United Airlines will charge an extra fee for economy seats near the front of the plane
Not every economy seat is created equal.
Starting later this year, United Airlines plans to charge an extra fee for economy seats that are near the front of the plane but otherwise look and feel like any other coach seat.
United Airlines President Scott Kirby discussed the new fee last week with reporters at the International Aviation Forecast Summit in Denver.
“We’ve got ‘Economy Plus’ today, which has more legroom, but there are also rows that don’t have more legroom but they are at the front of the airplane,” he told the travel website Skift. “We are now going to let those people select those seats as well for a fee.”
Economy Plus seats offer up to 5 more inches of legroom than regular economy seats. Behind those seats are a row of seats that the airline will call “select standard” economy seats because they are closer to the front of the plane.
United spokeswoman Maddie King confirmed that the new fee will be introduced this year, although she said the airline has yet to disclose the amount of the fee or how many seats would be designated select standard economy seats.
Not everyone has to pay the fee.
Passengers who are Corporate Preferred Elite Customers, a designation given to top corporate fliers, and passengers who have achieved the United MileagePlus Premier status in the airline’s loyalty reward program can book the select standard economy seats without an additional charge, King said.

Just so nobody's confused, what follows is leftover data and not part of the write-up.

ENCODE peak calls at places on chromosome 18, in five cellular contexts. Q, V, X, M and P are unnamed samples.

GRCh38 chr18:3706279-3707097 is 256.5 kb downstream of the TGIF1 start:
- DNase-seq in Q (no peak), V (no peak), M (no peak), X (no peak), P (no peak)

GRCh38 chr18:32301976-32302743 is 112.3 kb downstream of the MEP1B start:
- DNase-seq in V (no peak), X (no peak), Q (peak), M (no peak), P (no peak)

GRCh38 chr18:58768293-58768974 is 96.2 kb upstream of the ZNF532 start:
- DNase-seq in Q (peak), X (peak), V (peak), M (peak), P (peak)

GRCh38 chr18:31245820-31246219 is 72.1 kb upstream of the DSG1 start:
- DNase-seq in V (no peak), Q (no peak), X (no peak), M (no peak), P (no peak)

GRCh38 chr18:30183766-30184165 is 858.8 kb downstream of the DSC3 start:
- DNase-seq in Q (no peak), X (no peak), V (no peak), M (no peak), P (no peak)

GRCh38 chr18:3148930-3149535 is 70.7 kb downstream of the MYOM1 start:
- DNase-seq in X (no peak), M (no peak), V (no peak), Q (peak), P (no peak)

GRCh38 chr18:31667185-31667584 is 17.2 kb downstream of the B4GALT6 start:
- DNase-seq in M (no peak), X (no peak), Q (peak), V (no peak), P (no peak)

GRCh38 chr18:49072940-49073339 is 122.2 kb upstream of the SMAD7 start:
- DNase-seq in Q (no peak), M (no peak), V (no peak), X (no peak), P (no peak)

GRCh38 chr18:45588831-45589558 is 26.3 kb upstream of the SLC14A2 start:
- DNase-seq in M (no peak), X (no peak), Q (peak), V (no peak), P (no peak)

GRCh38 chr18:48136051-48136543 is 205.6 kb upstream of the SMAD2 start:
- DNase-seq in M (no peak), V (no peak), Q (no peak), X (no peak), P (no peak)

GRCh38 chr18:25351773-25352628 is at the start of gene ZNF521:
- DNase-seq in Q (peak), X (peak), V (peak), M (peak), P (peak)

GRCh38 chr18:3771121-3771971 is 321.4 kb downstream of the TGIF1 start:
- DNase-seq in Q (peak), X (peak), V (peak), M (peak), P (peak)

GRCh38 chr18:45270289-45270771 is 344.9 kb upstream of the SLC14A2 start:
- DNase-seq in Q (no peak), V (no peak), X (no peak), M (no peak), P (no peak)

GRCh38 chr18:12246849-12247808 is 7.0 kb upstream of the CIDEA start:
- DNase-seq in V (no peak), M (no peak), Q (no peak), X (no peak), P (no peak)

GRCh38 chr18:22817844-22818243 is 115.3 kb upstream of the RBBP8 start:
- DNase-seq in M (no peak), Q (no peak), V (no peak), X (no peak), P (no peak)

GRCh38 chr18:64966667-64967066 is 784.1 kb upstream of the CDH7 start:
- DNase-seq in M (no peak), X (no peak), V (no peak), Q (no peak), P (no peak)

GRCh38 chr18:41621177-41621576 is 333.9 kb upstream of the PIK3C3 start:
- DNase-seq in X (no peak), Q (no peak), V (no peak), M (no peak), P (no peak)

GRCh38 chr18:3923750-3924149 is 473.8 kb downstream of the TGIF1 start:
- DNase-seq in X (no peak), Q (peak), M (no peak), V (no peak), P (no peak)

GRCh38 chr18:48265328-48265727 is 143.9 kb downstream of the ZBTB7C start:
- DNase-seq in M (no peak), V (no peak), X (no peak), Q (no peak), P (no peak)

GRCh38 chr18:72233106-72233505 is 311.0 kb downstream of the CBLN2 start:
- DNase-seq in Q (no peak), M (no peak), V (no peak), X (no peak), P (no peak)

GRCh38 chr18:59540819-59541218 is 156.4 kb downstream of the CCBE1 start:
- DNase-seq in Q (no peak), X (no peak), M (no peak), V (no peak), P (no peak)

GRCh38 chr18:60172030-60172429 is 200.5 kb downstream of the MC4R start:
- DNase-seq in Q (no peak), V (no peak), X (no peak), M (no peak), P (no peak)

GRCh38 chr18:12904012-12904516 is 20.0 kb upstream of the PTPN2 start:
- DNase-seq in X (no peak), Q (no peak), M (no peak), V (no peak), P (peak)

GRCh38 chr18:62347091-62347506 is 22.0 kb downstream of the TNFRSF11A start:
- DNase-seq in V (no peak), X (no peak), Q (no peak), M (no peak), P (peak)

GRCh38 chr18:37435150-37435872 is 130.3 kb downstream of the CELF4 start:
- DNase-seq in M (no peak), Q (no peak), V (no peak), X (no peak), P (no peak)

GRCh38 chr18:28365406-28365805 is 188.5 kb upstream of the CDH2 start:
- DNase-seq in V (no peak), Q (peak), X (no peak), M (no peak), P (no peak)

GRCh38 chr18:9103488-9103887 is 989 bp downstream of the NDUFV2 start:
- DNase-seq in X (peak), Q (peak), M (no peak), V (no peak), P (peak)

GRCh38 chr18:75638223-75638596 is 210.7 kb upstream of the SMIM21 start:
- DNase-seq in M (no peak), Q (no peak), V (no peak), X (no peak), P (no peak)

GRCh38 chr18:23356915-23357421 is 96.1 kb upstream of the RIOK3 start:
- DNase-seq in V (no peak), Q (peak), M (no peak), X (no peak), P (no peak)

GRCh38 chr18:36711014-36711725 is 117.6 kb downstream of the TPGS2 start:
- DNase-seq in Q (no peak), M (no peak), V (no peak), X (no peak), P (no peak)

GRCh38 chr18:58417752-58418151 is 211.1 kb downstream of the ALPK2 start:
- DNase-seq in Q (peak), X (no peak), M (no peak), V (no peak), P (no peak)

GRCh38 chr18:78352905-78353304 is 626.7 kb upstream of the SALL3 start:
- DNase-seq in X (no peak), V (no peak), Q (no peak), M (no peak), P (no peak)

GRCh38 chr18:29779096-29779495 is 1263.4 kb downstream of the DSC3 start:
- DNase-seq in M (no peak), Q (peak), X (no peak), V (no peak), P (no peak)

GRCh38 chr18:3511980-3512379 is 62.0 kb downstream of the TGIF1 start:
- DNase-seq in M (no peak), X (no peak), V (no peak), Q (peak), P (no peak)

During booking, all other economy seat passengers must pay a fee for the select standard seats, she said.
However, if the select standard seats are open at the time of check-in, they will be available for economy seat passengers to select without paying the charge, she said.
American Airlines and Delta Air Lines already charge an extra fee to book the most desirable economy seats.
To read more about the travel and tourism industries, follow @hugomartin on Twitter.
The view from Sacramento
For reporting and exclusive analysis from bureau chief John Myers, get our California Politics newsletter.
You may occasionally receive promotional content from the Los Angeles Times.